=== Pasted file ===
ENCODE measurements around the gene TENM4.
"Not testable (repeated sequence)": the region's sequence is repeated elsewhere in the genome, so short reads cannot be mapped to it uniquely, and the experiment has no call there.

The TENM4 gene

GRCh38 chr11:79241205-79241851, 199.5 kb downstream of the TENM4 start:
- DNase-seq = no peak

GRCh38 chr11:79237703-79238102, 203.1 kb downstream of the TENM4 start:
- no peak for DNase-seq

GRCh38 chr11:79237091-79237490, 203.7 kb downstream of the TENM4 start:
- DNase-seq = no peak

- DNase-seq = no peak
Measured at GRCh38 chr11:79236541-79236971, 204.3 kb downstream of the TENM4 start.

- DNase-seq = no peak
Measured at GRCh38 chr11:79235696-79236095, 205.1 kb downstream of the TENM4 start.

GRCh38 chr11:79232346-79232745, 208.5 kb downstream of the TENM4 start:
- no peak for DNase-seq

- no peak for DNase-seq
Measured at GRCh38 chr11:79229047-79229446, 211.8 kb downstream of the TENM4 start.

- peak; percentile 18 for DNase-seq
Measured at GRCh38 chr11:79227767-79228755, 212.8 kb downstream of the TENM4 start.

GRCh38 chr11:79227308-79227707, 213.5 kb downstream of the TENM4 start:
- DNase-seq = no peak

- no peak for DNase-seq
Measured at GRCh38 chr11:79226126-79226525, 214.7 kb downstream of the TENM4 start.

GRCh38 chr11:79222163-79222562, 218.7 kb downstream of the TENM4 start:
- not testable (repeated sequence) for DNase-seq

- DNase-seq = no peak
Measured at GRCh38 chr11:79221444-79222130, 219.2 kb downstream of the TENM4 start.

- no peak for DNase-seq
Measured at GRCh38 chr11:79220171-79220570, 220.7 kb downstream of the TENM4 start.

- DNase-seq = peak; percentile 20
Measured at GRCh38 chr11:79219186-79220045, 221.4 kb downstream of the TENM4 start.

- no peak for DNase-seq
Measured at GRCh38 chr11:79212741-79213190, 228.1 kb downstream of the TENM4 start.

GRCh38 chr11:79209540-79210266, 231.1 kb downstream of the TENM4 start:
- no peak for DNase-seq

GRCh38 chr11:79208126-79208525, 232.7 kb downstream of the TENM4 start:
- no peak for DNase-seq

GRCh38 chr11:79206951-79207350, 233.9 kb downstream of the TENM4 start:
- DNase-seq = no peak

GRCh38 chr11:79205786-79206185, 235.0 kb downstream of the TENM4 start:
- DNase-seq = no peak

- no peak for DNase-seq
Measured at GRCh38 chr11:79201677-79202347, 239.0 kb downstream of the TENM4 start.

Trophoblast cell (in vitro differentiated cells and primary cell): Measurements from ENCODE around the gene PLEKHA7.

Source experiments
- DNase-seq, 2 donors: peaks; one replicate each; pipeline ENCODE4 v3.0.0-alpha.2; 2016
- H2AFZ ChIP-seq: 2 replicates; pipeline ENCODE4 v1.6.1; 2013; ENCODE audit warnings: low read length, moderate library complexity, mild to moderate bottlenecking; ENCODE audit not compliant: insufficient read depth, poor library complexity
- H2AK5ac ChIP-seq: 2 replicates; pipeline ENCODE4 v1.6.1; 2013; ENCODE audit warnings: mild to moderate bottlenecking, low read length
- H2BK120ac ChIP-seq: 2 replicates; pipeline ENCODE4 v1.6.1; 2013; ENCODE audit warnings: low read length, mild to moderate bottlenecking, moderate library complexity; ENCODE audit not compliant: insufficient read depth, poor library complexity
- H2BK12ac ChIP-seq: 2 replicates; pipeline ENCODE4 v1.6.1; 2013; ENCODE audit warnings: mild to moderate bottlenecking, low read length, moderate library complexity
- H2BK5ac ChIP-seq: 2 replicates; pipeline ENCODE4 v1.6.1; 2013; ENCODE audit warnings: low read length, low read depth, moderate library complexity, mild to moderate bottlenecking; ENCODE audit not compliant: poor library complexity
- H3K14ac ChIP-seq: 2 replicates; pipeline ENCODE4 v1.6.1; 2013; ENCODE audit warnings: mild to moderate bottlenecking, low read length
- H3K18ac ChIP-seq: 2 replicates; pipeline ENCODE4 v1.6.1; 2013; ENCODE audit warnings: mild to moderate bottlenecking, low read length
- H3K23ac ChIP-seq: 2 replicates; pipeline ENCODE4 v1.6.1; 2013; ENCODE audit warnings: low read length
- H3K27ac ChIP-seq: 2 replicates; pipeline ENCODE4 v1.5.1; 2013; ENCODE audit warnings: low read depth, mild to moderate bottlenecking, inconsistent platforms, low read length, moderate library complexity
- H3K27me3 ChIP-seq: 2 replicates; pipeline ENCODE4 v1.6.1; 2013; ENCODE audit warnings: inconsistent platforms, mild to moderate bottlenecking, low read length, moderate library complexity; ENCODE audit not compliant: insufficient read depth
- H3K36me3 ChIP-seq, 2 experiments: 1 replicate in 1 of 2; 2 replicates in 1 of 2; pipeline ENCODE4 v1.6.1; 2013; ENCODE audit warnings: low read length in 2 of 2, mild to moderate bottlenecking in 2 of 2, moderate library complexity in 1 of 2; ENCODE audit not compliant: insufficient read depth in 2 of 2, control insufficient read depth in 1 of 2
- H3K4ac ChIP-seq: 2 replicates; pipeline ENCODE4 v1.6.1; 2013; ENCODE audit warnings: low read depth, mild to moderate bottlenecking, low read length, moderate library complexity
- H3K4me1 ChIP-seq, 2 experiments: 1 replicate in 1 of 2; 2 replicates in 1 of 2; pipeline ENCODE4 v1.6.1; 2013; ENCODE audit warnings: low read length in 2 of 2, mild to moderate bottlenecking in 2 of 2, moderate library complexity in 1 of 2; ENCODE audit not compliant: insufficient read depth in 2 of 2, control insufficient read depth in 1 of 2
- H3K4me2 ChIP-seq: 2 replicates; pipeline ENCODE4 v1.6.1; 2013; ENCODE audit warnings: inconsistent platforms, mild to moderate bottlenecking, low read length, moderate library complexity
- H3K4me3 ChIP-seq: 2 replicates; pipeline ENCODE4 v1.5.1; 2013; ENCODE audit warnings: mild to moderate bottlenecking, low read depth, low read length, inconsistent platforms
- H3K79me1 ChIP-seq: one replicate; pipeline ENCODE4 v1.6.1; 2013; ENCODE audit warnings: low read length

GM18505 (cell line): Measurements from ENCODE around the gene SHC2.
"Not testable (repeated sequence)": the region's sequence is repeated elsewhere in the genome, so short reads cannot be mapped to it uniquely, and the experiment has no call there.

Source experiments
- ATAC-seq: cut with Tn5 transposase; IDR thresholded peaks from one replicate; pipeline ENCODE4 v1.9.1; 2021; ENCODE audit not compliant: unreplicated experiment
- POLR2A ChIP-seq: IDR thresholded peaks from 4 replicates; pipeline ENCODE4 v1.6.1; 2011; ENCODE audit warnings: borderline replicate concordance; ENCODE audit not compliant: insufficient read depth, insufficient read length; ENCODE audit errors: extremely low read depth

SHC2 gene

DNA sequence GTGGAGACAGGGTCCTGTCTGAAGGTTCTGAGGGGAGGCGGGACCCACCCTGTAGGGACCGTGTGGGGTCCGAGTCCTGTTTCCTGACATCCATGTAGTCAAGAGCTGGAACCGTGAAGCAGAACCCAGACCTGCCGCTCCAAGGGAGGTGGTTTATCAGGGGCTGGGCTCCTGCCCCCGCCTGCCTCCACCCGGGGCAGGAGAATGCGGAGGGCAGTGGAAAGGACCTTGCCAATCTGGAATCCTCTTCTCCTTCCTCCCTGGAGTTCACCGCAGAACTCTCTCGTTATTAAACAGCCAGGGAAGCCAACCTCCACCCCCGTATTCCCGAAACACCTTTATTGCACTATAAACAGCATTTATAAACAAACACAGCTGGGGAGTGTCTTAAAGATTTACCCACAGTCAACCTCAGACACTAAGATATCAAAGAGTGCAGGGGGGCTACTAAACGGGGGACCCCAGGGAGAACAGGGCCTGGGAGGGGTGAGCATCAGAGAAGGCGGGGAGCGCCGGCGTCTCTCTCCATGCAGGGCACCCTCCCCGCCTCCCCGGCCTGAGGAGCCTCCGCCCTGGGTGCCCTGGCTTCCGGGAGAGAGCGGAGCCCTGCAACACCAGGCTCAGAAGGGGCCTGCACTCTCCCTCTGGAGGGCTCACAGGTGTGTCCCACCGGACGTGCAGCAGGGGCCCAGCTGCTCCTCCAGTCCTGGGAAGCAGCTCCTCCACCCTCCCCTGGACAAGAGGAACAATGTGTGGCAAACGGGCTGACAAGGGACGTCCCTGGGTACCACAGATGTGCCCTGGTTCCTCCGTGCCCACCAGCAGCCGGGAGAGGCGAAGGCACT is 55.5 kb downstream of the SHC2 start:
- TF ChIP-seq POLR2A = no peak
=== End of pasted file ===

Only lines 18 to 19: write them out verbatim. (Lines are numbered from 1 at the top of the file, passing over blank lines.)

- peak; percentile 18 for DNase-seq
Measured at GRCh38 chr11:79227767-79228755, 212.8 kb downstream of the TENM4 start.